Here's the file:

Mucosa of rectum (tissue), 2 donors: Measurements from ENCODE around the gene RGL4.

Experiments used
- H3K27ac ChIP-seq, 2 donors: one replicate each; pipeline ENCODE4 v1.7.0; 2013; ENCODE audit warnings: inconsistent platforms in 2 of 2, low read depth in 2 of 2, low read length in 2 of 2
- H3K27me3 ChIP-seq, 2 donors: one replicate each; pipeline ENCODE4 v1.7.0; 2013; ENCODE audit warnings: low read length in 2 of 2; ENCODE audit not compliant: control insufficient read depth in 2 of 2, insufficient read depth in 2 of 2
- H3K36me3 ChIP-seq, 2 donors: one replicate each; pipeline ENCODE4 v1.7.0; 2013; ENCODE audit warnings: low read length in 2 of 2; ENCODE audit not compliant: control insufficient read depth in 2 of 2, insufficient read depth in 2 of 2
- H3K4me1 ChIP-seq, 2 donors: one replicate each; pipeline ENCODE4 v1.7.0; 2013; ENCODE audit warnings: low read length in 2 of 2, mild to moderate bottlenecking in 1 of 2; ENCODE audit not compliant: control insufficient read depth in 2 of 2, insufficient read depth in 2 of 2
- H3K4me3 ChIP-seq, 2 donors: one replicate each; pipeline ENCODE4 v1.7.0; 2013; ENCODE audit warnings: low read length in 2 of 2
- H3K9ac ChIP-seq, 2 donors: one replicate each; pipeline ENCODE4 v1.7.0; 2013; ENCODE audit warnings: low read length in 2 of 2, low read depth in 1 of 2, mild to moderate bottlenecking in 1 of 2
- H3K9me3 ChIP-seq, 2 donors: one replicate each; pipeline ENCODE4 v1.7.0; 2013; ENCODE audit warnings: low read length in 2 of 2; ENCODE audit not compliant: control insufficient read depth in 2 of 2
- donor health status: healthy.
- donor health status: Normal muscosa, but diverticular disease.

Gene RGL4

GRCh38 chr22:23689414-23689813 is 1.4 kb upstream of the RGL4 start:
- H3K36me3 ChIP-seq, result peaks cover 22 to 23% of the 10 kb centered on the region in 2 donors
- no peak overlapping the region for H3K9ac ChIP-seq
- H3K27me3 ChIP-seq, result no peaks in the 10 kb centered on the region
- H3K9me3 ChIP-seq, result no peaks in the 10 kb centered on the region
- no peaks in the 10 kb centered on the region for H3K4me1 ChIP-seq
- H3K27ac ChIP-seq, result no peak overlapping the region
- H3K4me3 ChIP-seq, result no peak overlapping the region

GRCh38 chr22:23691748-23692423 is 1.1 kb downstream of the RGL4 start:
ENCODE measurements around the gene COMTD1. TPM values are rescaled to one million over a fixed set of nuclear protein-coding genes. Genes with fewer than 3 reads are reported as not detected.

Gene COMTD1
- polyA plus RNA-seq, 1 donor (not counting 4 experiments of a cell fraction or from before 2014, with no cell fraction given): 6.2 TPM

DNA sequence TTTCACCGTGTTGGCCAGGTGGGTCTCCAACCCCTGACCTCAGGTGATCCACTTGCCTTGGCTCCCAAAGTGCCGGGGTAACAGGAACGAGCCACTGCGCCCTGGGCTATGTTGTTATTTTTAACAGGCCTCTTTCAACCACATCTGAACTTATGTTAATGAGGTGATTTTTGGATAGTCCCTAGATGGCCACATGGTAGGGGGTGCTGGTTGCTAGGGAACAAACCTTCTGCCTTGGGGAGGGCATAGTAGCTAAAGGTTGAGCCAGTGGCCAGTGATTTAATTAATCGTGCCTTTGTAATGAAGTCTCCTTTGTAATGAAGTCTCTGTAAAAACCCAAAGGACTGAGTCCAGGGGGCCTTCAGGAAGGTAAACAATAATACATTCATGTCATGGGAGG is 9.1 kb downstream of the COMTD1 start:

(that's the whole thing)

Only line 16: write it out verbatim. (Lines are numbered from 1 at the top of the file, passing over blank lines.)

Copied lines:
- H3K27me3 ChIP-seq, result no peaks in the 10 kb centered on the region